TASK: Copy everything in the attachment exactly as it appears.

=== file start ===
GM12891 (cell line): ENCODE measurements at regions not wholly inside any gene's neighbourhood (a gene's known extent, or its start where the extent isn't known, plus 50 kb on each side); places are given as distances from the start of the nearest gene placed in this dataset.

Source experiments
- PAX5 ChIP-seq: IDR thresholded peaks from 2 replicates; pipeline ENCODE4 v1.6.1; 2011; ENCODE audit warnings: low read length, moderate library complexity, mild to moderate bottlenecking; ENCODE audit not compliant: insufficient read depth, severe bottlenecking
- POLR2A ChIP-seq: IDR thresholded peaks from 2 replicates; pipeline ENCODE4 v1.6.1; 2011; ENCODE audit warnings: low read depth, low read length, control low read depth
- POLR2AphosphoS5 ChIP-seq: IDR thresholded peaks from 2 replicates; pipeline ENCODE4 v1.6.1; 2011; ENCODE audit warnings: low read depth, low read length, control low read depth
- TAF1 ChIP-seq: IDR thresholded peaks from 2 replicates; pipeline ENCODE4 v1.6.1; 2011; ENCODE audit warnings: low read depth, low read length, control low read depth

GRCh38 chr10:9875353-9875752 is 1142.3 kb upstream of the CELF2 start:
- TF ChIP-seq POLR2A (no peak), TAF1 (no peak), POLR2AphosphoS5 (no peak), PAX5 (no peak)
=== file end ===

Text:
GM12891 (cell line): ENCODE measurements at regions not wholly inside any gene's neighbourhood (a gene's known extent, or its start where the extent isn't known, plus 50 kb on each side); places are given as distances from the start of the nearest gene placed in this dataset.

Source experiments
- PAX5 ChIP-seq: IDR thresholded peaks from 2 replicates; pipeline ENCODE4 v1.6.1; 2011; ENCODE audit warnings: low read length, moderate library complexity, mild to moderate bottlenecking; ENCODE audit not compliant: insufficient read depth, severe bottlenecking
- POLR2A ChIP-seq: IDR thresholded peaks from 2 replicates; pipeline ENCODE4 v1.6.1; 2011; ENCODE audit warnings: low read depth, low read length, control low read depth
- POLR2AphosphoS5 ChIP-seq: IDR thresholded peaks from 2 replicates; pipeline ENCODE4 v1.6.1; 2011; ENCODE audit warnings: low read depth, low read length, control low read depth
- TAF1 ChIP-seq: IDR thresholded peaks from 2 replicates; pipeline ENCODE4 v1.6.1; 2011; ENCODE audit warnings: low read depth, low read length, control low read depth

GRCh38 chr10:9875353-9875752 is 1142.3 kb upstream of the CELF2 start:
- TF ChIP-seq POLR2A (no peak), TAF1 (no peak), POLR2AphosphoS5 (no peak), PAX5 (no peak)